Total Miles: 103.8
One hundred miles north, far from the banks of the Bright Angel Creek on which we slept, Bryce Canyon National Park sits at the top of a geological feature few will notice. Known as The Grand Staircase, layer upon layer of sedimentary rock stretches from the high elevations of Bryce Canyon all the way to bottom of the Grand Canyon, telling the story of 600 million years of the planet’s history. If it were a history book, Bryce Canyon would be the introduction and the floor of the Grand Canyon, whose walls we could touch mere feet from our tent, would be the conclusion. An uninterrupted chronology found nowhere else on earth.
When we woke under starlight, a thin veneer of condensation clung to the inside of the tent. A reminder that even here in a place one does not necessarily associate with anything but dry, water is quite literally the story of its history, of deposition and erosion multiplied by millennia of millennia.
Wrapping your mind around 600 million years of water shaping the landscape we know today may be an exercise in the abstract, but look closely enough and there are subtle reminders of the same forces at work today. Case in point, when we took our first steps down the trail in the hazy light of dawn, the Colorado River swept past in a turbid shade of brown reminiscent of chocolate milk. Locked in suspension, a captive to its current: tiny particles of rock and sand, courtesy of the recent storm, being carried away to some distant new home. The engine of landscape sculpting still hard at work.
Of course, The Grand Staircase is also quite literally what stood before us as we took those first steps across the Colorado and landed at the foot of the South Kaibab Trail. Rising above us, there was nothing but an unrelenting climb with no shade or water to be found—all 4,700 feet of it. Oh, and did I mention stairs?
And more stairs...
And still more...
As we found our rhythm and steadily chipped away at climbing out of the hole in the earth that we’d spent yesterday descending into, we eventually passed trail runners, then day hikers, and finally backpackers going the opposite direction. For some of them, I wondered if they were familiar with the first law of hiking, as with each step they slowly dug deeper the hole that they must climb out of. The near constant beating of helicopter blades against the air later in the afternoon told us the answer.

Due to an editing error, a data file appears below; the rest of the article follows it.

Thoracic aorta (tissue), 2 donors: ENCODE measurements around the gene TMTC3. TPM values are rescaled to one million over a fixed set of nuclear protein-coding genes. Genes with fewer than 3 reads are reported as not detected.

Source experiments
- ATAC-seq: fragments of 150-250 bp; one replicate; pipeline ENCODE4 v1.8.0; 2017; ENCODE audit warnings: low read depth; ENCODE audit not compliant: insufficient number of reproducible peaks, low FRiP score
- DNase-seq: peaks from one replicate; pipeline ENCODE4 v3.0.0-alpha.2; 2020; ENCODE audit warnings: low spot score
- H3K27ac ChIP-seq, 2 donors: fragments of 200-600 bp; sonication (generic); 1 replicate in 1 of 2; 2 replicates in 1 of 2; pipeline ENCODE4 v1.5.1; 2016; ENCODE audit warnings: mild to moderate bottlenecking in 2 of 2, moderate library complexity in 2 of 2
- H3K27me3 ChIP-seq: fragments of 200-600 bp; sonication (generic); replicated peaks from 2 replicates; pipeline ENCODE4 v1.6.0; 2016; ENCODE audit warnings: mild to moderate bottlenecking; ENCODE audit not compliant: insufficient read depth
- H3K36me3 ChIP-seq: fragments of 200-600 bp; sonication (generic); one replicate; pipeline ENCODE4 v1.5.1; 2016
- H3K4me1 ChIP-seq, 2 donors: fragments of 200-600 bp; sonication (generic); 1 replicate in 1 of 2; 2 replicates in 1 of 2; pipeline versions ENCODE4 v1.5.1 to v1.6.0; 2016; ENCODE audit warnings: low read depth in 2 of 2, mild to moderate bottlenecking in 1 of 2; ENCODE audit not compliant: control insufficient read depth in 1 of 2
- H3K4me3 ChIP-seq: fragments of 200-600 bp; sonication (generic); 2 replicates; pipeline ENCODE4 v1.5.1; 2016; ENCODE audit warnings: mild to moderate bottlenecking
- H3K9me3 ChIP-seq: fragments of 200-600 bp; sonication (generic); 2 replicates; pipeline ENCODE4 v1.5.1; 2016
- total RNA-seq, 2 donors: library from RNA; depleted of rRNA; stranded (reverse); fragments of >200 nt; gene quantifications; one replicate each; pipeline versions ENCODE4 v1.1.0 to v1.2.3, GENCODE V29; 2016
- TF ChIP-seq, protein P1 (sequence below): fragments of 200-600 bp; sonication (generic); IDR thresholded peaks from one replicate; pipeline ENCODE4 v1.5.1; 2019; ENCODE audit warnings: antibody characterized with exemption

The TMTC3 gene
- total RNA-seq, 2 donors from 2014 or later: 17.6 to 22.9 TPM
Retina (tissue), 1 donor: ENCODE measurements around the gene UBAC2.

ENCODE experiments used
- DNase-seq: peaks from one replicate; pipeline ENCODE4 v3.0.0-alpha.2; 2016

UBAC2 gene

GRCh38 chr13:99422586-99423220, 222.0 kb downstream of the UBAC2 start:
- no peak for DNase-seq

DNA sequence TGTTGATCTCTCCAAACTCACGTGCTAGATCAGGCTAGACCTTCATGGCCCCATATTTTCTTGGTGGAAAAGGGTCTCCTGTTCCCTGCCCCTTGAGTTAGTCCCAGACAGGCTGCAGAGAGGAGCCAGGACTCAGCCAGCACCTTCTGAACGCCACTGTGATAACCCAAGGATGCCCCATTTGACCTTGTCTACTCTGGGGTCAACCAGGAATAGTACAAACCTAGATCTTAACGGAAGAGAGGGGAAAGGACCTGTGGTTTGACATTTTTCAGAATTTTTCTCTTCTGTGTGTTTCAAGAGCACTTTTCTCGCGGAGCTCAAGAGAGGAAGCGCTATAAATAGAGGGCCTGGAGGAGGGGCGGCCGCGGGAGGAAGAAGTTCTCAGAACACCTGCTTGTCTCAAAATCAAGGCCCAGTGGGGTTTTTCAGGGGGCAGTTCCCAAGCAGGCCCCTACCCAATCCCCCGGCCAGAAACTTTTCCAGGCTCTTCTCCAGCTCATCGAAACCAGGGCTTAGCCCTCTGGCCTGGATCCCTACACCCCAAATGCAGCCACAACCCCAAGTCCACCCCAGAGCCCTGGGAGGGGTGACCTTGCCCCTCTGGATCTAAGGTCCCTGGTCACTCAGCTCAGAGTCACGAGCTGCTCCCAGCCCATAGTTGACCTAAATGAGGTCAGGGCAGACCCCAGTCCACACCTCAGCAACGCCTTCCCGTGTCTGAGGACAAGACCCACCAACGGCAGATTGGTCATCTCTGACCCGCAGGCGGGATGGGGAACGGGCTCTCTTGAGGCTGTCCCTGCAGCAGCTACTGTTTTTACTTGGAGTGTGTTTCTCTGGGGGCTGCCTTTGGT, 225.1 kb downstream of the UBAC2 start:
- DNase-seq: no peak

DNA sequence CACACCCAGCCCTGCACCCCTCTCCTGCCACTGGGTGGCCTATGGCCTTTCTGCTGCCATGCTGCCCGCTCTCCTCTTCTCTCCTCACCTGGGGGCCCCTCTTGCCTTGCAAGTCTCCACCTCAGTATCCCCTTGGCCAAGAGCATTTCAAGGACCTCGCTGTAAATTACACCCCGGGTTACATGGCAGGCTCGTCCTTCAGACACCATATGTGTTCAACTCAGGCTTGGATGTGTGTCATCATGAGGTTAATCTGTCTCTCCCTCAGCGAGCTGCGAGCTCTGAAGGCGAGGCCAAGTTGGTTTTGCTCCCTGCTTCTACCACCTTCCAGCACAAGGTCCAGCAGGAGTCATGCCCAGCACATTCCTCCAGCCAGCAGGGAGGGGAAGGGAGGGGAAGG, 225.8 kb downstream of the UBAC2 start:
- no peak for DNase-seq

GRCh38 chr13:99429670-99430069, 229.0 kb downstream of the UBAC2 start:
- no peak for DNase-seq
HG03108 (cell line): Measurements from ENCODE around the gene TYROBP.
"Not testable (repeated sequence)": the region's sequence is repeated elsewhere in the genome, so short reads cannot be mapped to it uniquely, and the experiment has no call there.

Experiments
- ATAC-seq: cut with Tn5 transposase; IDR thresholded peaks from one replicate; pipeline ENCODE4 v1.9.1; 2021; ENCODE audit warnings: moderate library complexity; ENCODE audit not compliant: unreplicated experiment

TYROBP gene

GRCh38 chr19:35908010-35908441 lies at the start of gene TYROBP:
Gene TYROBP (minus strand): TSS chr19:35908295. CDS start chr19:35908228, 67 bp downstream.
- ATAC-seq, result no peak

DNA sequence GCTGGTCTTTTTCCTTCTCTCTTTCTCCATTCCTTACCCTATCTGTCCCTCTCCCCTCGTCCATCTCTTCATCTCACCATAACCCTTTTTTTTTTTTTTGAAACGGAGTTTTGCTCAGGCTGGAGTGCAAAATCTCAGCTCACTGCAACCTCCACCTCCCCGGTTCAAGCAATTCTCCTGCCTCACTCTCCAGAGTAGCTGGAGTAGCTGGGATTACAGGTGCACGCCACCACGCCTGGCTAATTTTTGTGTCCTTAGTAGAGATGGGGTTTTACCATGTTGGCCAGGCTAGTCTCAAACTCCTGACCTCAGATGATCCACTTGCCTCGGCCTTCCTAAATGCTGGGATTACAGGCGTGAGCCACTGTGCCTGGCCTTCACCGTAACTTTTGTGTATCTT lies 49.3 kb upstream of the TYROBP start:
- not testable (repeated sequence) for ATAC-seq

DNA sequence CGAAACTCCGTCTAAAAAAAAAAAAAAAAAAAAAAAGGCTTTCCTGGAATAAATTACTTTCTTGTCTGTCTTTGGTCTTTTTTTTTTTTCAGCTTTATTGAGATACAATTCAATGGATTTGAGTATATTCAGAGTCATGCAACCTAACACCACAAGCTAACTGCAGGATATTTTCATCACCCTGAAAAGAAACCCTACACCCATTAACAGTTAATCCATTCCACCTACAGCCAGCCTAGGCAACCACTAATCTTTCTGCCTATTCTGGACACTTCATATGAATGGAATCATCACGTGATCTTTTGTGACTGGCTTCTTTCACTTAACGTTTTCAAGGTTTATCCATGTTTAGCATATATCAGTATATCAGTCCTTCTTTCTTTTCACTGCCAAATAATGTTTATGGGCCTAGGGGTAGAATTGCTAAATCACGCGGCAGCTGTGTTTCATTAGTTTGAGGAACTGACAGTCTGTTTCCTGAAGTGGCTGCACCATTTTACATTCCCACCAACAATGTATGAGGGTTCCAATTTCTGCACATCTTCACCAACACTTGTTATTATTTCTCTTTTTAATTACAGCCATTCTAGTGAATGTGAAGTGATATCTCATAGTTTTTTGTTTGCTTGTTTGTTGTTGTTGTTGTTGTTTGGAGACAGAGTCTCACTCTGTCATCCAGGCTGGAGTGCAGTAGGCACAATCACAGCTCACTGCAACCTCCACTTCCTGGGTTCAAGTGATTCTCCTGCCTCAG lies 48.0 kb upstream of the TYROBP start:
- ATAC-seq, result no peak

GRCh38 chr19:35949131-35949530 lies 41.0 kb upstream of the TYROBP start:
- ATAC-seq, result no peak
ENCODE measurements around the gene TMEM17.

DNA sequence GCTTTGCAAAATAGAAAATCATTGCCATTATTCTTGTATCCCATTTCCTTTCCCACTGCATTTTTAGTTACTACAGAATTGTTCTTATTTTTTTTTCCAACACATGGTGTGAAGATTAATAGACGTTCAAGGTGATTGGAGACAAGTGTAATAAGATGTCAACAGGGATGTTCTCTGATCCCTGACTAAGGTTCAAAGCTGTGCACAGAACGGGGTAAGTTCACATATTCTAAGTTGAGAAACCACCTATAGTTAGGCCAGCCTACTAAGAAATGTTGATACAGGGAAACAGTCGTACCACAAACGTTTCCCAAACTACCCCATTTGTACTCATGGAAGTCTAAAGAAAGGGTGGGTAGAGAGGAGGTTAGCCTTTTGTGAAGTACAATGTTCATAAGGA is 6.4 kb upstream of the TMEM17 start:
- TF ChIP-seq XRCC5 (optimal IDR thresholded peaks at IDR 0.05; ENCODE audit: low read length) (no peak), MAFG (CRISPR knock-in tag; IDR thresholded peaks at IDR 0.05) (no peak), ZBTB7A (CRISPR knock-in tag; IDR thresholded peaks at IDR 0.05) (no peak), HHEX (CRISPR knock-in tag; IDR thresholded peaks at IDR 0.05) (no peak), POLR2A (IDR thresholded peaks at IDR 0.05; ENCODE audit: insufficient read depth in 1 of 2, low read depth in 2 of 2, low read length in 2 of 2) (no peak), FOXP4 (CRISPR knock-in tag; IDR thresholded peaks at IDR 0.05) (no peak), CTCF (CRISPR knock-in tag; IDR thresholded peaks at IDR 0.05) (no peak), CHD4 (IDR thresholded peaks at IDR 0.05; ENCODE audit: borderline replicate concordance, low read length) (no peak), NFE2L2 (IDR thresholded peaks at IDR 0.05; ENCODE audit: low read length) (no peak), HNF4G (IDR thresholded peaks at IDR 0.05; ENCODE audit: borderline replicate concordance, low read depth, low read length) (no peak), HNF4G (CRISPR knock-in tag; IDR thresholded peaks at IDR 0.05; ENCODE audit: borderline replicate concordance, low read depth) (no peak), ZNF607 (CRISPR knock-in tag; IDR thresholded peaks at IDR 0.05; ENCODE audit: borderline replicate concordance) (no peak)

The South Kaibab Trail itself is a marvel that almost never was. Snaking its way down from the South Rim, its switchbacks cling to the walls of what would otherwise seem like slopes unsuitable for a hiking trail of any kind. Built in the 1920s, it has stood the test of time, an homage of sorts to the timeless creation it grants hikers access to. Well built or not, the views it provides almost defy words.
The morning light created alternating waves of light and shadow that made layers of the canyon appear like the rippling dunes of a desert. As the sun rose higher still, bright reds and pinks were on full display. A train of pack mules on their morning commute to the bottom of the canyon completed the picture.
Every turn gave new perspective on what feels like an endless sea of stone ridges, towers, and lesser canyons, and as the angle of sunlight changed so too did the shades of color that came echoing back at us. A vast chameleon made of stone.
It might not be Angel’s Landing, but portions of the South Kaibab—like its North Kaibab sibling—are no strangers to exposure, a narrow ribbon of trail sandwiched between a rock wall on one side and a vertical plunge on the other. It’s hard to imagine such a trail, requiring a boldness of design as it does, being built today.
By the time the throngs of day hikers were thick and heavy, we were only a few hundred vertical feet shy of finally stepping foot on the South Rim. When we turned to glimpse a sign that greeted hikers just setting out, we had to chuckle at its effort to dramatize further a hike that, admittedly, can become very dangerous very quickly. Humorous or not, it’s true what the sign says: vomiting on trail is generally a bad sign.
As triumphant as it was to finally take a step on level ground, it was dulled only slightly by the realization that the 7 miles of climbing we’d done from the banks of the Colorado to here were only half as far we’d need to walk today. The consolation prize at the end of those next seven miles? Our first shower and bed of the trail.